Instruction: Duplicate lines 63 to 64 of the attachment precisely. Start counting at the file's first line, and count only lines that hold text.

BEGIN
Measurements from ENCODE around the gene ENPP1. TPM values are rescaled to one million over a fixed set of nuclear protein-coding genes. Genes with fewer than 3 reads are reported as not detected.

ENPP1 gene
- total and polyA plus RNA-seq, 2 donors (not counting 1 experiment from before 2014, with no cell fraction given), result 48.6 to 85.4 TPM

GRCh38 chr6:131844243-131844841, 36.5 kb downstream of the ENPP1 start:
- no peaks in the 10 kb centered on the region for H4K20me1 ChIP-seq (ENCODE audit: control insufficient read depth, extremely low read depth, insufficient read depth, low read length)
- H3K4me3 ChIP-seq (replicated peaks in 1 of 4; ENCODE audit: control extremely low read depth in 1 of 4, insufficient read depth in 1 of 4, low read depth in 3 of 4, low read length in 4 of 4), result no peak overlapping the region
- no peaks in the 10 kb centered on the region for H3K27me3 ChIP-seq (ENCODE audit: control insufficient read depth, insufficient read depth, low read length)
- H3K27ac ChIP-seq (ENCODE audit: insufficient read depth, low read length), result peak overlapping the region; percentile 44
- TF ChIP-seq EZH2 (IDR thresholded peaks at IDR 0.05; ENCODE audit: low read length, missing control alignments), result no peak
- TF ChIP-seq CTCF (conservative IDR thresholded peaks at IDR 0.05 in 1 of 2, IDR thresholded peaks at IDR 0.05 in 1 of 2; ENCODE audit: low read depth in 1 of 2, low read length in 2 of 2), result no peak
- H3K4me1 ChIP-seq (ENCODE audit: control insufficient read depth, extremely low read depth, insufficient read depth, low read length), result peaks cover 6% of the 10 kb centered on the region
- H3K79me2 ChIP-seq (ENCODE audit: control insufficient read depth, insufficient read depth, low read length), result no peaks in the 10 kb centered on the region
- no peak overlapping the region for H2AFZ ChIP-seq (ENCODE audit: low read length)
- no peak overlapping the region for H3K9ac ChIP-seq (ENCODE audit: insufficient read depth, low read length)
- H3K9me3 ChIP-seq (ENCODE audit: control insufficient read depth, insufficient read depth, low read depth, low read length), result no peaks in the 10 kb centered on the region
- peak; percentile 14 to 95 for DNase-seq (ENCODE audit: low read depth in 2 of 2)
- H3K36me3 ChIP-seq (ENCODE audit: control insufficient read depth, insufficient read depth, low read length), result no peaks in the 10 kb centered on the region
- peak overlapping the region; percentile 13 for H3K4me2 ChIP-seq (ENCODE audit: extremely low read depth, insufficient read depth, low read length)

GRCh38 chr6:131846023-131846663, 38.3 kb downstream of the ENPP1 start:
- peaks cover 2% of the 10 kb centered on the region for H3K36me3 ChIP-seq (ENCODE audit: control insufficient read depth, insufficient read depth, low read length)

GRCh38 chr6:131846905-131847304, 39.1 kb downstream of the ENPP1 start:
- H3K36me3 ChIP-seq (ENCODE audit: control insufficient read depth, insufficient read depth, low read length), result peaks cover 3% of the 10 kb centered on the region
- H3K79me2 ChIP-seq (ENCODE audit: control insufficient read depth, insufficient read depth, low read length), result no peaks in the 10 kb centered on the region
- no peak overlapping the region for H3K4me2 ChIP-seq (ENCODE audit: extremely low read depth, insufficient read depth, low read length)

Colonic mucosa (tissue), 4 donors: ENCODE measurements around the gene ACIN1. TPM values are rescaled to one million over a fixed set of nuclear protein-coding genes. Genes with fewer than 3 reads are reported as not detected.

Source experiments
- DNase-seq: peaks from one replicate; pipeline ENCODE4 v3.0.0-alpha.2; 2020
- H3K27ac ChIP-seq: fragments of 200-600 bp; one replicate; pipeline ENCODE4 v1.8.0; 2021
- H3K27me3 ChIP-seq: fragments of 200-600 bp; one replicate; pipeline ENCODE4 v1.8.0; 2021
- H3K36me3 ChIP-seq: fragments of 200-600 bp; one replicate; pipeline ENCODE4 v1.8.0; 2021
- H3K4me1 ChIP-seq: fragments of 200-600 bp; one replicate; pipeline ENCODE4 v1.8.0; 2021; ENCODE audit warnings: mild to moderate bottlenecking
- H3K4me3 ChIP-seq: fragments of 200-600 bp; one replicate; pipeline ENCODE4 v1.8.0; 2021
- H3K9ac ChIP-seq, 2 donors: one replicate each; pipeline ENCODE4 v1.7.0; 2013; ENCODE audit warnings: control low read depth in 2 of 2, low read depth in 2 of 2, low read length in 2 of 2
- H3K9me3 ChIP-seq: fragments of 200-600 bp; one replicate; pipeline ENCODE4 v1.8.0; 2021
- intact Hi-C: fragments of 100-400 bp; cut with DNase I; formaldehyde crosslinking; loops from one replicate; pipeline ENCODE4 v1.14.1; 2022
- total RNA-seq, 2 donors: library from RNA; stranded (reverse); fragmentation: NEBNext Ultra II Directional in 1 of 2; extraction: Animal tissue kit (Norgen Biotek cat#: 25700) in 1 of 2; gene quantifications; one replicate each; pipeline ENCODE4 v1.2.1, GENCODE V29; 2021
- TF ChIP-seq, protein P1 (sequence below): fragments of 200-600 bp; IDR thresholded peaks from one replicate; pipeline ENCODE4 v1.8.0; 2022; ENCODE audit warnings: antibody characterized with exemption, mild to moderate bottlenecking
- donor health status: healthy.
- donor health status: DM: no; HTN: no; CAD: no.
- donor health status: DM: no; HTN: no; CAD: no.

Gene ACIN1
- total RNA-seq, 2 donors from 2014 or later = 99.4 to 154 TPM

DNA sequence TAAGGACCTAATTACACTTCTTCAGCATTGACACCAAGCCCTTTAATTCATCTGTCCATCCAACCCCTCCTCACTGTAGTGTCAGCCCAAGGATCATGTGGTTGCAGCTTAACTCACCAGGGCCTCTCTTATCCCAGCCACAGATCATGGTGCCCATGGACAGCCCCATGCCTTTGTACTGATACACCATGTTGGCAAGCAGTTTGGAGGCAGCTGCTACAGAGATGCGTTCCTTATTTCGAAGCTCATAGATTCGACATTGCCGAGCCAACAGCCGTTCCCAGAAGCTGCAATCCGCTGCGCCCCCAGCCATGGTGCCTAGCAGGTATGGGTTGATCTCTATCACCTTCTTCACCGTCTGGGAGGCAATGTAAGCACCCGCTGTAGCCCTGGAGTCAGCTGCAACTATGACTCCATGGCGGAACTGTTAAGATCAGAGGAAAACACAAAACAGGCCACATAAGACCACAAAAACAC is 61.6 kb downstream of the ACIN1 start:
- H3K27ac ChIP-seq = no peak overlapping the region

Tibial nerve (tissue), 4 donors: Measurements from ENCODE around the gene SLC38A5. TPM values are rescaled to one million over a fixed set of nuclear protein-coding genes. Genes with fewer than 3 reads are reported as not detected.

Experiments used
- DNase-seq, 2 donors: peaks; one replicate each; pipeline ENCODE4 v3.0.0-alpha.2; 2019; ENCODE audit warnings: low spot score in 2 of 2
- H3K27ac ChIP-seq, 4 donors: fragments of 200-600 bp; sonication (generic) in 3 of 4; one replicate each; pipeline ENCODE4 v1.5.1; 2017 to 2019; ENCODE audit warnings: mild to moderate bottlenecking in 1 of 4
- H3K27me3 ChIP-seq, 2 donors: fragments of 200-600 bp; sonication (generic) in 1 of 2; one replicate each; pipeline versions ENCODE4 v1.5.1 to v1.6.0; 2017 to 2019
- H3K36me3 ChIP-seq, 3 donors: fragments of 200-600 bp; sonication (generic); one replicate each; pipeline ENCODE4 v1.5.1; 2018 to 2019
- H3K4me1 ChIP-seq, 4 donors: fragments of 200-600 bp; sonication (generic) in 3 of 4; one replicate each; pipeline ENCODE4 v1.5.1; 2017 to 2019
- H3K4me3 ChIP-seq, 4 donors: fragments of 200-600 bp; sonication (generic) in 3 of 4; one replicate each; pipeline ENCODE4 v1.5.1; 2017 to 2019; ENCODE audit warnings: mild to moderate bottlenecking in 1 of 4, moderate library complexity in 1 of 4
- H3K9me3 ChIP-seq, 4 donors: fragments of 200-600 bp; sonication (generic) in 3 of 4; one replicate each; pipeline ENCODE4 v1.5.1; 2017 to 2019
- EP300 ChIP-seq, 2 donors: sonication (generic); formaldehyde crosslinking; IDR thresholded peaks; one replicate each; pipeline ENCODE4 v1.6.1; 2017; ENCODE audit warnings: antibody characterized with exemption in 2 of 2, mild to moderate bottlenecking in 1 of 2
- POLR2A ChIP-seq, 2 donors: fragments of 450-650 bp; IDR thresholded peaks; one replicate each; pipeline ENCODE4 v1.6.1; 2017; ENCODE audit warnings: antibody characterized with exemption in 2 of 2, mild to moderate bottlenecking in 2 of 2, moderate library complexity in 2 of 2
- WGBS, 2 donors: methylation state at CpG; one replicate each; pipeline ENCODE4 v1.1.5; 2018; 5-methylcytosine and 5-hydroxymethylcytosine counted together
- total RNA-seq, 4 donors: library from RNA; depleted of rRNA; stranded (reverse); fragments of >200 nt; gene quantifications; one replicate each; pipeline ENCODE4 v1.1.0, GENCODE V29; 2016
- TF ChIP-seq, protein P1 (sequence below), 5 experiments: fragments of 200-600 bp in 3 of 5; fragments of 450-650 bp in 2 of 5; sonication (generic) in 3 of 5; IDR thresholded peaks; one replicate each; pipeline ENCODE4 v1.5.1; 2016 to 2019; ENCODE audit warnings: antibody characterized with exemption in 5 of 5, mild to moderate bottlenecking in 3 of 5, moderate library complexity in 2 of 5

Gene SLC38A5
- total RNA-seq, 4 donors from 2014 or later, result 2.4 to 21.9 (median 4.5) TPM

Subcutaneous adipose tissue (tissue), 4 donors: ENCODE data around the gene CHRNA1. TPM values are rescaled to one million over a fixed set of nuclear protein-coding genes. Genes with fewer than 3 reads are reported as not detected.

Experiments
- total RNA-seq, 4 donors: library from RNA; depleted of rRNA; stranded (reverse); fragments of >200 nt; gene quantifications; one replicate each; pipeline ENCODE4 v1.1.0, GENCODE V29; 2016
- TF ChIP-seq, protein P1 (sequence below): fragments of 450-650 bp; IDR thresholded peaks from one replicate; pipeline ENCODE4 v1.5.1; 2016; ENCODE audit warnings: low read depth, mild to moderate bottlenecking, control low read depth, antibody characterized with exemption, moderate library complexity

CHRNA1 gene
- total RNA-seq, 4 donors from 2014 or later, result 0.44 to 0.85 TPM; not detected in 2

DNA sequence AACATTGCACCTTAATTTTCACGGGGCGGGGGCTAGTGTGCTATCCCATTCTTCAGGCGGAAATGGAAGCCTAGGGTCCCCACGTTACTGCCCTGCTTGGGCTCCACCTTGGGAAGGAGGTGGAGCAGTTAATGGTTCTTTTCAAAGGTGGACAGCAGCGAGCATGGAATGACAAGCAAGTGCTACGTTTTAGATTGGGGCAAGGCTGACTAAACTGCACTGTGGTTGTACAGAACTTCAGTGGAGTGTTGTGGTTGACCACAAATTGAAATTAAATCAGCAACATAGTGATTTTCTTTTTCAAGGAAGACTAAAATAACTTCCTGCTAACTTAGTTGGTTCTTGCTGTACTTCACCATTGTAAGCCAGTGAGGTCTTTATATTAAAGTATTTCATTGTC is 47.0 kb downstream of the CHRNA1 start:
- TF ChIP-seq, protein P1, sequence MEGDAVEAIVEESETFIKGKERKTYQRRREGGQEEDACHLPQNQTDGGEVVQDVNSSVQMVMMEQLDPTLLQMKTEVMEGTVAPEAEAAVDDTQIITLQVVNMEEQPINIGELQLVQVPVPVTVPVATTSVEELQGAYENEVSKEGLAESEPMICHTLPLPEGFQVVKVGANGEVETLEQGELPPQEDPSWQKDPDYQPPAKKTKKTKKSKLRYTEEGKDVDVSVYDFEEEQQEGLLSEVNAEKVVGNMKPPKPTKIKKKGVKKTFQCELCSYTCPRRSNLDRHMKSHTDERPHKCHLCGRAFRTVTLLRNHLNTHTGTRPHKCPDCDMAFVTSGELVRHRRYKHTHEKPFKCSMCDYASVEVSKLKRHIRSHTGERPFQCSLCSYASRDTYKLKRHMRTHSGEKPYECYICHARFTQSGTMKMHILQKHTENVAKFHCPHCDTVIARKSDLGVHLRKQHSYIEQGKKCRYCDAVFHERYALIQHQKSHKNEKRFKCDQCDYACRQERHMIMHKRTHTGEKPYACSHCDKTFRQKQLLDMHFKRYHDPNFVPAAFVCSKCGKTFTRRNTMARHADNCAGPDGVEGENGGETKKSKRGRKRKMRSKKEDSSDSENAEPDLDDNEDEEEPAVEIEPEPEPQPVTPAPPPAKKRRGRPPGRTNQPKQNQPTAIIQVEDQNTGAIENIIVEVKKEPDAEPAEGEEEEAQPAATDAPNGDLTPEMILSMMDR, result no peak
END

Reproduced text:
- total RNA-seq, 4 donors: library from RNA; depleted of rRNA; stranded (reverse); fragments of >200 nt; gene quantifications; one replicate each; pipeline ENCODE4 v1.1.0, GENCODE V29; 2016
- TF ChIP-seq, protein P1 (sequence below): fragments of 450-650 bp; IDR thresholded peaks from one replicate; pipeline ENCODE4 v1.5.1; 2016; ENCODE audit warnings: low read depth, mild to moderate bottlenecking, control low read depth, antibody characterized with exemption, moderate library complexity